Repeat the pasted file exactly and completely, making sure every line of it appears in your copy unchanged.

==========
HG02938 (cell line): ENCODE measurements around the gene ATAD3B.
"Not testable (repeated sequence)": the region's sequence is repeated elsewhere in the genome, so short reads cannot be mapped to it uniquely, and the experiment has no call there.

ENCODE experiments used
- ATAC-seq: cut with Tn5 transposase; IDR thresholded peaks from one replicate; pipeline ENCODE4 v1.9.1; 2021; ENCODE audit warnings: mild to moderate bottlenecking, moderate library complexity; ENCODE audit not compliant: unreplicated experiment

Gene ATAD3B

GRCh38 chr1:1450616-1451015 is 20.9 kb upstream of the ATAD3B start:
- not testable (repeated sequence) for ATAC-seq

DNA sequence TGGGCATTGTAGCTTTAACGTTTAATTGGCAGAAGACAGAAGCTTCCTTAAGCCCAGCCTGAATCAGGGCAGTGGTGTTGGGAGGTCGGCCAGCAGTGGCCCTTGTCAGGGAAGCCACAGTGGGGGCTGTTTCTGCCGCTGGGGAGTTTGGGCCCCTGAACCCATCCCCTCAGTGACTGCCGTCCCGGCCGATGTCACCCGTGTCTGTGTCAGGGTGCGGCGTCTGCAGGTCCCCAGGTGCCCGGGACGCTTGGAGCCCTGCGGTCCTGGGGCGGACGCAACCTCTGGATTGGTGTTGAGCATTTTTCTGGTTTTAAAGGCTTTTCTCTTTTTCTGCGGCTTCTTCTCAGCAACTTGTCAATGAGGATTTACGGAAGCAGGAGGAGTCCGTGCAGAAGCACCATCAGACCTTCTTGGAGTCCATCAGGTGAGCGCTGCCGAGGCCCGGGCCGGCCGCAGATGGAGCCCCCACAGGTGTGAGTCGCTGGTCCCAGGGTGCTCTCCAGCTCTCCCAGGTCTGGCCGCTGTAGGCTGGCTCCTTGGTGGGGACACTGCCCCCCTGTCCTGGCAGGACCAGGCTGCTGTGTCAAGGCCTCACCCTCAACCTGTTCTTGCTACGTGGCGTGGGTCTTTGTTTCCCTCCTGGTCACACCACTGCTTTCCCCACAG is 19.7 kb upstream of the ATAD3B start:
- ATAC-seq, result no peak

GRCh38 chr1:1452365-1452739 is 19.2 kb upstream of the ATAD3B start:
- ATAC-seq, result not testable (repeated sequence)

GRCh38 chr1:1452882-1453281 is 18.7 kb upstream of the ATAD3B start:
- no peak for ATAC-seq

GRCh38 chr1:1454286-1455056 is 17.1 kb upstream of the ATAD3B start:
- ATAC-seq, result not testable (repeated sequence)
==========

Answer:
HG02938 (cell line): ENCODE measurements around the gene ATAD3B.
"Not testable (repeated sequence)": the region's sequence is repeated elsewhere in the genome, so short reads cannot be mapped to it uniquely, and the experiment has no call there.

ENCODE experiments used
- ATAC-seq: cut with Tn5 transposase; IDR thresholded peaks from one replicate; pipeline ENCODE4 v1.9.1; 2021; ENCODE audit warnings: mild to moderate bottlenecking, moderate library complexity; ENCODE audit not compliant: unreplicated experiment

Gene ATAD3B

GRCh38 chr1:1450616-1451015 is 20.9 kb upstream of the ATAD3B start:
- not testable (repeated sequence) for ATAC-seq

DNA sequence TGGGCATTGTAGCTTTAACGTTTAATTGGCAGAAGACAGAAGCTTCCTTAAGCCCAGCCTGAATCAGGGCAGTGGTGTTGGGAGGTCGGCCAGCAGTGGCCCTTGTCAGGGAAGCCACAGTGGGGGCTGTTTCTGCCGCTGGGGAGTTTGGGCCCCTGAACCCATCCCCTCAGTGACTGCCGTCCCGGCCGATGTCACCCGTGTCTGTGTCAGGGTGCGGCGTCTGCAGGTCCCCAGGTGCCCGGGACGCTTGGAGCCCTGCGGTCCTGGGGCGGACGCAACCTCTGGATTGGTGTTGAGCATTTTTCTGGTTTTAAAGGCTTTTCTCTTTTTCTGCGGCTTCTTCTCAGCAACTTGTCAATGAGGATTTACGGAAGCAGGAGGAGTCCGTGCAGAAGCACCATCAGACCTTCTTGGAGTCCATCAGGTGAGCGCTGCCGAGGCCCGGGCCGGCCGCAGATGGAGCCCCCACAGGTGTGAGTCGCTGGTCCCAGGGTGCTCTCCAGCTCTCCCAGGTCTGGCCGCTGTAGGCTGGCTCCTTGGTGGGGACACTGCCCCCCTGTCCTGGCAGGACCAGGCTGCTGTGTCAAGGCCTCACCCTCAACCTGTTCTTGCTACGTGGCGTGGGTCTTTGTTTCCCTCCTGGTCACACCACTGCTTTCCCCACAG is 19.7 kb upstream of the ATAD3B start:
- ATAC-seq, result no peak

GRCh38 chr1:1452365-1452739 is 19.2 kb upstream of the ATAD3B start:
- ATAC-seq, result not testable (repeated sequence)

GRCh38 chr1:1452882-1453281 is 18.7 kb upstream of the ATAD3B start:
- no peak for ATAC-seq

GRCh38 chr1:1454286-1455056 is 17.1 kb upstream of the ATAD3B start:
- ATAC-seq, result not testable (repeated sequence)